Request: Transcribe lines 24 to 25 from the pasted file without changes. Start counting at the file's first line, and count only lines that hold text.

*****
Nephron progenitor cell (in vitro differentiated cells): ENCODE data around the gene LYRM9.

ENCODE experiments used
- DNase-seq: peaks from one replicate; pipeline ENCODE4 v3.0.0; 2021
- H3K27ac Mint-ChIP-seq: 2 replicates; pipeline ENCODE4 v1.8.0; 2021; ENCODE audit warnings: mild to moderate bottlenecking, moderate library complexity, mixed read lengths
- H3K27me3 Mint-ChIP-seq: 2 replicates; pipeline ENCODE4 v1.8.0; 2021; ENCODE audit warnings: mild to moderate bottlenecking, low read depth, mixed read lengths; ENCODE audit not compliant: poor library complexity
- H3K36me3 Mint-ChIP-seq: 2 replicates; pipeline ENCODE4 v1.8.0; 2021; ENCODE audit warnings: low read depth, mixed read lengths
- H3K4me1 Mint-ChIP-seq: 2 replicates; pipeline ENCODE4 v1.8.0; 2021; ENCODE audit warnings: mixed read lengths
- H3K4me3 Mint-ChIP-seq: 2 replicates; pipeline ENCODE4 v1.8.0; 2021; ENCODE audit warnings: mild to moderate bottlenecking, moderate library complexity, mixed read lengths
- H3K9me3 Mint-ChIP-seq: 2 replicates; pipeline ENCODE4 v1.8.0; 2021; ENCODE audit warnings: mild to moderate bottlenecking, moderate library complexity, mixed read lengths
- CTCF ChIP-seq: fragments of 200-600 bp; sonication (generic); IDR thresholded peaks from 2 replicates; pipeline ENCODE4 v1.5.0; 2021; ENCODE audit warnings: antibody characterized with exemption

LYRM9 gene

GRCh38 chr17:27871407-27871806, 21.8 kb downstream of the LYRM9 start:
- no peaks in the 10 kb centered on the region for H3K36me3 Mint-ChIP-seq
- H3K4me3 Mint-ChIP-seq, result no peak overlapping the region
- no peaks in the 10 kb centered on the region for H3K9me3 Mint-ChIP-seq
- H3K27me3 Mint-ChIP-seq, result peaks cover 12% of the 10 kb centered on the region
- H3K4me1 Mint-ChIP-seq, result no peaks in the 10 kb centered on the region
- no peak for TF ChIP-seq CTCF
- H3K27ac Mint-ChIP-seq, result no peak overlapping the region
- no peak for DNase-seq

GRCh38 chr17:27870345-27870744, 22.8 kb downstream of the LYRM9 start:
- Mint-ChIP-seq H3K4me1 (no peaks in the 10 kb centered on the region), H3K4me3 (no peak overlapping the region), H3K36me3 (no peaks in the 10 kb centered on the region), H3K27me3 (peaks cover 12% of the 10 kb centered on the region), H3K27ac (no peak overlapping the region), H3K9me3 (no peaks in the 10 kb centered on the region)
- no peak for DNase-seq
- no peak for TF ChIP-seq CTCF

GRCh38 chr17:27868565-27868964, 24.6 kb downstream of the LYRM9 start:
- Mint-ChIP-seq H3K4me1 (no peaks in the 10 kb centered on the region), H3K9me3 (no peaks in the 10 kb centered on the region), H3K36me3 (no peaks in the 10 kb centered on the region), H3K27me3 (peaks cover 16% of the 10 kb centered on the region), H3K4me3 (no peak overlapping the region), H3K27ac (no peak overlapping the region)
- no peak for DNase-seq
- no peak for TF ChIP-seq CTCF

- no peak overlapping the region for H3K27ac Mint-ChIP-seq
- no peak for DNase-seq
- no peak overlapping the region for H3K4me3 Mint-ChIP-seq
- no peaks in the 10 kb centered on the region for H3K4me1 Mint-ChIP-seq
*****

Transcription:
- no peak for TF ChIP-seq CTCF

GRCh38 chr17:27868565-27868964, 24.6 kb downstream of the LYRM9 start: